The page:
Now as you can see there’s all kinds of cool stuff you can do with it, even though the set up seem a bit complicated, its actually quite straight forward! 😀

We need to get started by defining the Parameters in our Report! So go ahead and open up your RDL Report with Design View…

Let’s get Started!

In order to add any Parameter, you need to first define it in your project, so first make sure you have the “Report Data” View is opened up.

To open up the Report Data View if not visible on your Visual Studio 2015 solution, go to View -> Report Data or hit the short cut keys, Ctrl + Alt + D on your keyboard! 😉

Let’s dive right into it by, Right click on the Parameters -> Add Parameters

This will open up the dialog to create a new Parameter to be added to your Report…

Now this let’s you define your Parameter with the properties you want to set for, starting from the values available in it, to the refresh action up on the user’s selection. As you can see I have here “ReportParameter1” which is labeled as “Report Parameter 1 :” for the display fields in the Report. You can choose the type of data this parameter represents and the type of inputs it accepts from the user.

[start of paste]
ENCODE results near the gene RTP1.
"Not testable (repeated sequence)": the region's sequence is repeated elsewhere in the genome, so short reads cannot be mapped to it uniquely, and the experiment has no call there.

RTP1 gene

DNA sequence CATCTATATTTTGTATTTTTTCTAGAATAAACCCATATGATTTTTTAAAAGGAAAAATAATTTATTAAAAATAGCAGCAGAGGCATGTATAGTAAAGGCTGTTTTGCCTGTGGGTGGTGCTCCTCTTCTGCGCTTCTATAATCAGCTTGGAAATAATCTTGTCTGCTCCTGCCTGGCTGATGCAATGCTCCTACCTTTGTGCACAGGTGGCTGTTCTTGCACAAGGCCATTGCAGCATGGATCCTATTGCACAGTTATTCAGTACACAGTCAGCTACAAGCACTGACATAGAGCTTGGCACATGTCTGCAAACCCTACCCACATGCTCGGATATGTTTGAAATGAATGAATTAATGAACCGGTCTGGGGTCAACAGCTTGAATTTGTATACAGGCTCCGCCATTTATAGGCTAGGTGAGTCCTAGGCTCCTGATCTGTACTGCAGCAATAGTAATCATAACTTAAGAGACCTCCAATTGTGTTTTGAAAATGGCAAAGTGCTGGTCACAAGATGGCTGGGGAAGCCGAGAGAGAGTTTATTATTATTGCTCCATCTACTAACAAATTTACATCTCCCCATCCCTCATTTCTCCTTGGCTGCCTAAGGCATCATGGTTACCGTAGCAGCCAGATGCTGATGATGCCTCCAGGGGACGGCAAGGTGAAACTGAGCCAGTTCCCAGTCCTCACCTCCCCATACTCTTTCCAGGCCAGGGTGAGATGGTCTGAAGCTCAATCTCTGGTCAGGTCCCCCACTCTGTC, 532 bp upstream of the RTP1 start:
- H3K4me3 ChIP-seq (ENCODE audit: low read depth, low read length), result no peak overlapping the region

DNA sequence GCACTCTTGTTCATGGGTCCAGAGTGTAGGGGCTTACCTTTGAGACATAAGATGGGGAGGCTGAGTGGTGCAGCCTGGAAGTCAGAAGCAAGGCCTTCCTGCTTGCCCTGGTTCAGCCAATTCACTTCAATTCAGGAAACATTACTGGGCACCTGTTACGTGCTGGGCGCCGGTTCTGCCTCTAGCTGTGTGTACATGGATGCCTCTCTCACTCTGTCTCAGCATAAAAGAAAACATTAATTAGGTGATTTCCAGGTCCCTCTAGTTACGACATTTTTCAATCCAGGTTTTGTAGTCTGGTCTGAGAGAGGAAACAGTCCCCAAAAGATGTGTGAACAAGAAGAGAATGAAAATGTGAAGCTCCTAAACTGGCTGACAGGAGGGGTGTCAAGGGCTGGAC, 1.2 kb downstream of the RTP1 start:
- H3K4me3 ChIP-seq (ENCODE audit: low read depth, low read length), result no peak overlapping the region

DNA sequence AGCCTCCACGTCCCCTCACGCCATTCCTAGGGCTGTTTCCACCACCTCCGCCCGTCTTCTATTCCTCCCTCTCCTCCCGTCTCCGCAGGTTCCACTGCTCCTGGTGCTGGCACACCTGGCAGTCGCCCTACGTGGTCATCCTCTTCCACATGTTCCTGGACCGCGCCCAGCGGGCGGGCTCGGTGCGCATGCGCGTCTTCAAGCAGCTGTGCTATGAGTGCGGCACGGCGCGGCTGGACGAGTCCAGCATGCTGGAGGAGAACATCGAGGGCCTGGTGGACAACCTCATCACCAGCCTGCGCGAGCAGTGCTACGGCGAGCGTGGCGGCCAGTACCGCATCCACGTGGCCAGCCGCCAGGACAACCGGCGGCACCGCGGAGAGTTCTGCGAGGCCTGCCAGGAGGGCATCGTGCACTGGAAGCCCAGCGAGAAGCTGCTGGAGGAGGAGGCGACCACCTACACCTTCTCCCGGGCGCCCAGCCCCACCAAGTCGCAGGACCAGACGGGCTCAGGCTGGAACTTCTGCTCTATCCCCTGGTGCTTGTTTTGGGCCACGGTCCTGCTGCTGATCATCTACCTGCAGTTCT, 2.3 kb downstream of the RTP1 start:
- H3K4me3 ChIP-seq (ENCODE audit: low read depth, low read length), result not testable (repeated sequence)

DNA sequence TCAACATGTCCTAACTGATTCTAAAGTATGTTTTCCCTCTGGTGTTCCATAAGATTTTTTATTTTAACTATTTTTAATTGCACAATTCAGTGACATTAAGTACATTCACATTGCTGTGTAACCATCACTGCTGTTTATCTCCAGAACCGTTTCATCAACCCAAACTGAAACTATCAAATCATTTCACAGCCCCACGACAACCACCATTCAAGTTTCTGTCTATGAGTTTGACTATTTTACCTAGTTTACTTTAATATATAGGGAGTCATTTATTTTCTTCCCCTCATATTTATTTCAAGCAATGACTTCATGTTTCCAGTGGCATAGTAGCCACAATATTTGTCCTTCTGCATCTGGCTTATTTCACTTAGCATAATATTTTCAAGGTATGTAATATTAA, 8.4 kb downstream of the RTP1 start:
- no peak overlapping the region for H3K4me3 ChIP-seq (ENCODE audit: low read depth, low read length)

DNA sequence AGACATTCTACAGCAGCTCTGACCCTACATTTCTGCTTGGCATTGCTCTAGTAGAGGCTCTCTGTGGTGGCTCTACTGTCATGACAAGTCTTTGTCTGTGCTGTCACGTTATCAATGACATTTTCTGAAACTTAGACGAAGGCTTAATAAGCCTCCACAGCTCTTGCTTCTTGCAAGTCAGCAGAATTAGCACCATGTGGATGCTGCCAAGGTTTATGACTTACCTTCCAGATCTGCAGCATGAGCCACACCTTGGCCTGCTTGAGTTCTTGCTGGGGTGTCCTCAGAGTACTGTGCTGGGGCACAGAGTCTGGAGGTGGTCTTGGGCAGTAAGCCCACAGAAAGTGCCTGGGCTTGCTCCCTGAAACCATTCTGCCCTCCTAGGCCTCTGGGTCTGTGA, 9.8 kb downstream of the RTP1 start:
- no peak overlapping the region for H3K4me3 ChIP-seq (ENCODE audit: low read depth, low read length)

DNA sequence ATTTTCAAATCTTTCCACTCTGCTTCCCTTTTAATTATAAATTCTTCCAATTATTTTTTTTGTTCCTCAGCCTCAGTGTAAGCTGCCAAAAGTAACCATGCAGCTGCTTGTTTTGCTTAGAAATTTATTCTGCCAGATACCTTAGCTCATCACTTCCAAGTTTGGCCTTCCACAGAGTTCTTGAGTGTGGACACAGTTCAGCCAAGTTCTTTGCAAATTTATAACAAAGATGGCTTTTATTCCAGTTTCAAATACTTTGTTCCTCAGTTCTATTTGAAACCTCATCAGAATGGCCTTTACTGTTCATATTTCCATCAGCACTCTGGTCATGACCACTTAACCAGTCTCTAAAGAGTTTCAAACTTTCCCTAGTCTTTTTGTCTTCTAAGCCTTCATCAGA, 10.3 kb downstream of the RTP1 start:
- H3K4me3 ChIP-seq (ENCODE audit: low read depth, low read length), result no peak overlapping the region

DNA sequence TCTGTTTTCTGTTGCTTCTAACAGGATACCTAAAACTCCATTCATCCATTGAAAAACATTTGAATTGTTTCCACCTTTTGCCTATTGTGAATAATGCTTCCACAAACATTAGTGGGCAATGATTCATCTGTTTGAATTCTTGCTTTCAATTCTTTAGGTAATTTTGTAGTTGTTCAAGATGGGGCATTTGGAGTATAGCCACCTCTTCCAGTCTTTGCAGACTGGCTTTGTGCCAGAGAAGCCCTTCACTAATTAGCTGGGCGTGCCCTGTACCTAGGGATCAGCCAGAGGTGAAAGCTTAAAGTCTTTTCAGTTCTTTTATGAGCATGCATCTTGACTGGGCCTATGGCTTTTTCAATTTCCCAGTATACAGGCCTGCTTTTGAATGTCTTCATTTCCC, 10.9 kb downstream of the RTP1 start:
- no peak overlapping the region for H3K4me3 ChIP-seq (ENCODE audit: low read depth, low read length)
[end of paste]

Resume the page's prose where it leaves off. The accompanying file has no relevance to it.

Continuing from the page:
So let’s go over each section you need to consider when you’re creating a Parameter.

Parameter: Available Values!

This allows you to determine the set of values available for your Parameter, that is presented to the user during execution. You can also leave this in the “None” option which will let the user type in the value they prefer.

If you want to load a specific list of values in to this parameter, then you can select “Specify values”, which will allow you to build the list of data values with their representing label value as shown before. This will provide the user with a drop down list of data using this source.

If you’d like to populate the data for this Parameter using a data query source that you can build, then feel free to select the “Get values from a query” option, in which case the list of data will be loaded from this dataset source based on the query defined in it, and be presented to the user accordingly with the Labeled values.

I will get in to this query based data loading into the Parameter, later in this article 😉

Then the next section you need to consider is the Default Values…